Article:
20:29 CJ: Yes, please.

20:30 Noe: … if it’s useful for anyone, and that is that my brand is all about remembering the magic that’s possible in life and through mythos, through spirituality, also through literature, like Harry Potter is something that a lot of us share a passion for along with books like Lord of the Rings and Ursula Gwyn. Anyways, so this is a Harry Potter reference, but I want to say that I think a great social media post is like a sorting hat. And if you have watched Harry Potter, you’ll know that this sorting hat, when the kids arrive at Hogwarts School for Wizards, they put on the sorting hat and the hat rumbles on their head and then says out the name of the house that they’re going to live in, and they’re going to stay in that house for the rest of their time at Hogwarts.

So different houses have different identities and it’s really like the hat is going to tell you here’s what your identity is. So a good social media post, it sorts people in the same way. When you see it, if you are like meant to be with that culture that the post is representing, you feel this sense of resonance. And if it’s not for you, you’re just kind of scroll on by. You’ll probably just ignore it. You’ll probably won’t say anything. You’ll probably just be like, “Oh yeah, that’s not for me,” and move on. But your posts have to be strong enough and clear enough and reflective enough of the culture that you’re creating that they can have that sorting power.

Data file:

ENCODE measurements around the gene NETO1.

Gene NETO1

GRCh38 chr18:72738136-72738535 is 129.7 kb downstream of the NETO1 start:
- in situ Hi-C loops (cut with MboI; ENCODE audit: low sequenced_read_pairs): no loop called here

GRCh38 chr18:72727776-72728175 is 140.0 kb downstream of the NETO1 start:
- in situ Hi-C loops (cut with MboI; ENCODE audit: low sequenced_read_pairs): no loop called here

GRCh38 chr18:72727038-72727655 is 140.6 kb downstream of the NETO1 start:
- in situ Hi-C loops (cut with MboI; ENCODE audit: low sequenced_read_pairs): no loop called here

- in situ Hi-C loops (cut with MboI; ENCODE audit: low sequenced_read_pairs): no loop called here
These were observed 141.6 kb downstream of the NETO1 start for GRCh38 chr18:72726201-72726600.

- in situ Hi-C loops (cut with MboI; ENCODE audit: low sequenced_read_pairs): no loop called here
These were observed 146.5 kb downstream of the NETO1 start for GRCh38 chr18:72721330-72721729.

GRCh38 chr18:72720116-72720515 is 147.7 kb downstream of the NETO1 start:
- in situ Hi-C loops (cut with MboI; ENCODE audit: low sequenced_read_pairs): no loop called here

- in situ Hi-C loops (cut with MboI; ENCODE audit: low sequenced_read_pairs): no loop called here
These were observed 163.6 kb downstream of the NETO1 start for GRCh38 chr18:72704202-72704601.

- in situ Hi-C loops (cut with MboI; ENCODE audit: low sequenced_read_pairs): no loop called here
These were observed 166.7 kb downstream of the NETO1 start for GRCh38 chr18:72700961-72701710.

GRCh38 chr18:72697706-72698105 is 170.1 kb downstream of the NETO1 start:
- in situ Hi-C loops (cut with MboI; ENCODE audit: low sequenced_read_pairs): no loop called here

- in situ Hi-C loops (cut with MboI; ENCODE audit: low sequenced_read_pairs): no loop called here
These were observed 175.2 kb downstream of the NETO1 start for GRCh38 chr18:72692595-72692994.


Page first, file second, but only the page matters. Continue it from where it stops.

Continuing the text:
If they’re just neither here nor there, then they won’t really have that effect. They won’t ever give someone that resonance of, “Oh, these are my people.” For me, the most beautiful sweet spot is where a post makes you go, “Wow, I feel that way inside, but I never quite found words for it.” And here’s this person saying this thing that I feel inside and then you have to know more, you have to go and experience what they’re creating and if it’s a group, then you want to contribute to it and you actually become an active member of that group and pretty soon you’re co-creating the culture together and friendships develop. And it really is like you found your house. Those relationships can really last and transform you and also pave the way for sustainability in your creative work.

23:05 CJ: Yeah, and it’s, so off the beaten path for what people think even a new approach to the music industry would be. Because most people tend to think or they approach it, not all that dissimilar from the way the music industry was before. They just feel like, “Well now it’s online so somebody else will do my marketing for me, somebody else will do my whatever for me.” Artists didn’t have to do that back during the record label days, and so they certainly shouldn’t have to do that now. And so there’s not this level of sophistication. I say sophistication because I know a lot of people out there again, are simply not familiar with it. Someone like yourself, you’re used to this to some degree now. This is the arena in which you operate.